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Dear Lover,: A Book of Poetry, the Notebook Collection of Love Kindle Edition
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|Length: 126 pages||Enhanced Typesetting: Enabled||Page Flip: Enabled|
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Mm keep up the good work Nelson, ill definitely be reading more.
Dear Lover never descends into sentimental mush, rather the poems are playful, intense, and thoughtful. One of my favorites on page 25 blends a magical spell with wistfulness and the sights and sounds of Christmas while “making wishes on dead stars.” There is an honest physicality to the poems, recalling moments of passion while maintaining a connection to the here and now. Nelson revels in sensory elements you can feel, and smell, and taste in the poems: “and love was in my window/and you were in my doorway/knocking, morning glories in hand/button up, dress suit/cuff links/and there was no one but you/lined in velvet/cloaked in silk/dipped in honey/rolled in sugar/offering pockets full/of love.”
There are also poems that deal with pain, fear, and shame; a telling of mistakes made when passion is new but unreliable; poems of graphic sex without love. Another memorable one strikes out the words: “I need for you to,” and finishes with the unbearably sad: “pretend you love me.”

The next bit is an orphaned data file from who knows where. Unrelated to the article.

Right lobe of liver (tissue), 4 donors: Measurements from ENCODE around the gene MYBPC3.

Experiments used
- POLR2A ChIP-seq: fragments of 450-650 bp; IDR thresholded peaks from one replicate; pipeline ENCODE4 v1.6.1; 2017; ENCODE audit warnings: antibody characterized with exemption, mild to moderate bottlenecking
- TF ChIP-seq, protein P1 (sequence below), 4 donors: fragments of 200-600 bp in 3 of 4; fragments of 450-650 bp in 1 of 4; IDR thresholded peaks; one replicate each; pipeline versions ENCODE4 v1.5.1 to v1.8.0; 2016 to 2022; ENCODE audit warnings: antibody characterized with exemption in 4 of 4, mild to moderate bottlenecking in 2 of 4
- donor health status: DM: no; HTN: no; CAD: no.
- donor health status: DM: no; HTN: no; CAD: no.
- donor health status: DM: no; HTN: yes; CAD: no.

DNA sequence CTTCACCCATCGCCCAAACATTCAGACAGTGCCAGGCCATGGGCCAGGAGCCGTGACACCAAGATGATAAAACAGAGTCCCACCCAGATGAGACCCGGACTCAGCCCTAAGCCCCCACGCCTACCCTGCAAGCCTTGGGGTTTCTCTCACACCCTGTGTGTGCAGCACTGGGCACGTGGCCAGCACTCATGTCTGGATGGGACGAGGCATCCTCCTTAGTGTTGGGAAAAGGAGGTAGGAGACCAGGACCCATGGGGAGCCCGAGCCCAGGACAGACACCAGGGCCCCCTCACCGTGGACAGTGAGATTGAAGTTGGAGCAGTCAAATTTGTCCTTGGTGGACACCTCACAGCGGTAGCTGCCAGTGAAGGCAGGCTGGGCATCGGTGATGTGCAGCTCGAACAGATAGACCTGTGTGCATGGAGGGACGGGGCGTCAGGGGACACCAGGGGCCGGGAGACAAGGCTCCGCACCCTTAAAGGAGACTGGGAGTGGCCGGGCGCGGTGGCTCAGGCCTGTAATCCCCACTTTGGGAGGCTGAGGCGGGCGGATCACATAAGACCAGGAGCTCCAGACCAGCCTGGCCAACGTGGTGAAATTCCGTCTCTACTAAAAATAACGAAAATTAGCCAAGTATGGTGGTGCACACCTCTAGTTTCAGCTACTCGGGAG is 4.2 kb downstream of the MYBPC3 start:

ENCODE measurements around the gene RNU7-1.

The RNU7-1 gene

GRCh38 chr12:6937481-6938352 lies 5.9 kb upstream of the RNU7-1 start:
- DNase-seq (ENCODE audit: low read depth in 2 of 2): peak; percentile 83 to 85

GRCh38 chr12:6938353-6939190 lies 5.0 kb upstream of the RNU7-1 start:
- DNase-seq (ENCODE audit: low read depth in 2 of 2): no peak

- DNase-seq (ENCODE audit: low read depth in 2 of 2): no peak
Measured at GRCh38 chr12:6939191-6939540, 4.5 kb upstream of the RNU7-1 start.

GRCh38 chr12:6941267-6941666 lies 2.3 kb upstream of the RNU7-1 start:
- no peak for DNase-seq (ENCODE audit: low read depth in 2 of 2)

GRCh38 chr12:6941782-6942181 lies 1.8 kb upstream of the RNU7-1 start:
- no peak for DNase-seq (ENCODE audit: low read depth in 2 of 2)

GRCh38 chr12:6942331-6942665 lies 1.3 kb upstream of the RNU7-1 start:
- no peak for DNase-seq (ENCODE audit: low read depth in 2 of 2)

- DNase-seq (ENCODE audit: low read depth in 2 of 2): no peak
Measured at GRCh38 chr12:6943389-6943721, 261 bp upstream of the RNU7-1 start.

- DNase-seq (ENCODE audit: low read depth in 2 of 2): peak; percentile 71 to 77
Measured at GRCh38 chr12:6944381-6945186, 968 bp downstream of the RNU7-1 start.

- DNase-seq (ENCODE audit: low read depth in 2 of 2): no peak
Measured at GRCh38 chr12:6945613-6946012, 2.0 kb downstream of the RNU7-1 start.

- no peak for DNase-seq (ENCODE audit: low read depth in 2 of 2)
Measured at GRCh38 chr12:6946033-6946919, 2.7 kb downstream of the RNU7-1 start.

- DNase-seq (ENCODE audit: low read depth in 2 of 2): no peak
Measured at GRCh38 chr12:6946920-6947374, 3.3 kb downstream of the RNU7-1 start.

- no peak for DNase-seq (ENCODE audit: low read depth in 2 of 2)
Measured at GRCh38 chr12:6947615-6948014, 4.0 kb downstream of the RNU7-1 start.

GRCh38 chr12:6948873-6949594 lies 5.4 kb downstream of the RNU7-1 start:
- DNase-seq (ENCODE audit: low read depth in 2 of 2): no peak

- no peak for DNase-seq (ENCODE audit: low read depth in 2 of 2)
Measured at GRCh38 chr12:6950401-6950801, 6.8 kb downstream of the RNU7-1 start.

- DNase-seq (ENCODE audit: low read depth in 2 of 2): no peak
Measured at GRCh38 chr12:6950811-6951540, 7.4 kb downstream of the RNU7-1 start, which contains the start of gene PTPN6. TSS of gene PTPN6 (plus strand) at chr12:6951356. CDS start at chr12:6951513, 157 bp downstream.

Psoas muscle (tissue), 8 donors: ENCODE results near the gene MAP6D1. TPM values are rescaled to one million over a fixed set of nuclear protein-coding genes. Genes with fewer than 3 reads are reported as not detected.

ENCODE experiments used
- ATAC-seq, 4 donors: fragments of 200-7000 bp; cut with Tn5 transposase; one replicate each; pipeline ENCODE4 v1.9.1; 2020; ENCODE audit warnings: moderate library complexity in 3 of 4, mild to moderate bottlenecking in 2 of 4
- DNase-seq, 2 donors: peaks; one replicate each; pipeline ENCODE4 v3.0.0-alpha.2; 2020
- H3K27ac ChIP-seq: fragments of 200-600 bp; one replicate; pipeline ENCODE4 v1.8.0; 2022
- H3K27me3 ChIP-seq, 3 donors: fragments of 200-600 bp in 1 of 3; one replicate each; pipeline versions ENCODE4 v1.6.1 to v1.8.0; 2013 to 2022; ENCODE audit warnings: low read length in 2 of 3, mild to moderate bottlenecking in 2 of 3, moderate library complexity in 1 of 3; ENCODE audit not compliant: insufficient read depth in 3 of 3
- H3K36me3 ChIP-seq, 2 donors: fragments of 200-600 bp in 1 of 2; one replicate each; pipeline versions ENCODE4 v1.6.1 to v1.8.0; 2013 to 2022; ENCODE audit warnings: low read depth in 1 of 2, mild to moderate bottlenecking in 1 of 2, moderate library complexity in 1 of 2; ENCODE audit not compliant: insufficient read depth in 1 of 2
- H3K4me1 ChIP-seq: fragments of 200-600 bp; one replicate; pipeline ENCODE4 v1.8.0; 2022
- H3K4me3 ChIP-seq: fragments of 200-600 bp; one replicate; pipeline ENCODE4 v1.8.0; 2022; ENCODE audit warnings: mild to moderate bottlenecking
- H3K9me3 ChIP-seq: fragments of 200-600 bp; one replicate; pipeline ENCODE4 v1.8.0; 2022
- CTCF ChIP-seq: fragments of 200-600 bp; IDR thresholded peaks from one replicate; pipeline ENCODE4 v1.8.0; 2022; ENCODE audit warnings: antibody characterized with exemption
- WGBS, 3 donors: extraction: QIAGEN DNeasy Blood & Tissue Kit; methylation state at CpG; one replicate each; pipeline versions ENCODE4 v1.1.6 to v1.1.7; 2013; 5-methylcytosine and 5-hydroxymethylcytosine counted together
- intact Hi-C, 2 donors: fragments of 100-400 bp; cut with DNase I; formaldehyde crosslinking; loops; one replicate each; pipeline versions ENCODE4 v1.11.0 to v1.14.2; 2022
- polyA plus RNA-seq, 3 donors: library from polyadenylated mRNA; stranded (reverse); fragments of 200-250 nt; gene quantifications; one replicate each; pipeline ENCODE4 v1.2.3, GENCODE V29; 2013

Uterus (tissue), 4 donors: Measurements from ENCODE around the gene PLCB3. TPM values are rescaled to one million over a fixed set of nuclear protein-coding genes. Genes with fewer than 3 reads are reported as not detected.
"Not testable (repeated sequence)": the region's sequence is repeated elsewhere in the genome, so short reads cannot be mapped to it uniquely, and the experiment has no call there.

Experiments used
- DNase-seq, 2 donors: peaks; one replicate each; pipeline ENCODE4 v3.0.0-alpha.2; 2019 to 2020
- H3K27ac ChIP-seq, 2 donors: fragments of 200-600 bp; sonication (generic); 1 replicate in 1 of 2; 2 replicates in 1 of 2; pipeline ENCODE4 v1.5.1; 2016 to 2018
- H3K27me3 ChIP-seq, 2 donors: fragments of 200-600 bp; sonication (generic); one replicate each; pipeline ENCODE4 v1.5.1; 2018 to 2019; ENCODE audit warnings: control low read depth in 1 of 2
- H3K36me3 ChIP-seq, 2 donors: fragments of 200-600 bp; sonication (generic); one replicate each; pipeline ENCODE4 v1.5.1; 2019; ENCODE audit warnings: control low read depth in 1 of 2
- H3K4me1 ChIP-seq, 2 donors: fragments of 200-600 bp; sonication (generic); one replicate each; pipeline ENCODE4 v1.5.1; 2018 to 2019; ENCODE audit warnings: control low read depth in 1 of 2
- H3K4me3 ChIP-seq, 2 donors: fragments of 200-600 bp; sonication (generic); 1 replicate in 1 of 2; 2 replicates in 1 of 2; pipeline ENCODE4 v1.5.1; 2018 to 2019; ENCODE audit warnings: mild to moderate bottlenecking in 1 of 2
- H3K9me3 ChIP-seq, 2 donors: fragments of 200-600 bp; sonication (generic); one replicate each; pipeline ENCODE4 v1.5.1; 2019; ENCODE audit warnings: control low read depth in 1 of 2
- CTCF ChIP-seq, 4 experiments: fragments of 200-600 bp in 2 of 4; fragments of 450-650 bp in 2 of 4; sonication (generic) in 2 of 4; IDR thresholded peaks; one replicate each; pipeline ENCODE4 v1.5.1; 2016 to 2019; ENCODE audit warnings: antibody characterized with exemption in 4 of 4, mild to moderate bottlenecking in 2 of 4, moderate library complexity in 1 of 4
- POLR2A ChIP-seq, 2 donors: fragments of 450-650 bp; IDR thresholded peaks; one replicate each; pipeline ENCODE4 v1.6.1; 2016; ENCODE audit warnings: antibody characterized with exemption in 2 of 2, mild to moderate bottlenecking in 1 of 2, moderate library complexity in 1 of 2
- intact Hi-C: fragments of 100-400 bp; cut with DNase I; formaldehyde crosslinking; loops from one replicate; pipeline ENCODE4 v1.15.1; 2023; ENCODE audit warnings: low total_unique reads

Looking at the complete book, it may be the record of many lovers or perhaps it traces the trajectory of one relationship with all its ups and downs. Intensely personal and at the same time universal, it ends with a retrospective understanding and acceptance of both self and the other. Overall the tone to the book is a joyous celebration of love.
This is a poetry collection about love and relationships. Good and bad, short and long, it's all here in the form of rhythmic rhymes and beautiful prose. It also explores the difficult, emotional topic of abuse, trapping those awful, gritty feelings right between the words of these poems.
I admit that this collection was, at times, difficult to read. Not because the poetry was complex -- it was actually rather simple to understand -- but because nothing was sugarcoated. At the same time, I really appreciated the way emotions were laid bare. This made every poem feel real and so heartfelt. This is exactly the type of poetry I like to read, from the style to the emotions. Simple words that are used to create a complex, emotional piece.
There was also a nice variety here. The majority consisted of prose poetry, which I really, really love -- yet, I almost began to wish there was less of it. Then again, it might have just been that I really loved the style of the rhyming poetry, and would read book after book of it if given the chance. (I would probably also read a whole novel of that prose. But after the rhyme collections, if that makes sense. I liked those more, but I didn't dislike the prose either.)
Overall, I really enjoyed this collection, and will be awaiting the next -- which is about family relationships, according to the back of this one. I do love finding poetry that isn't just about romantic love, but branches out, and I'm excited to get my hands on it!
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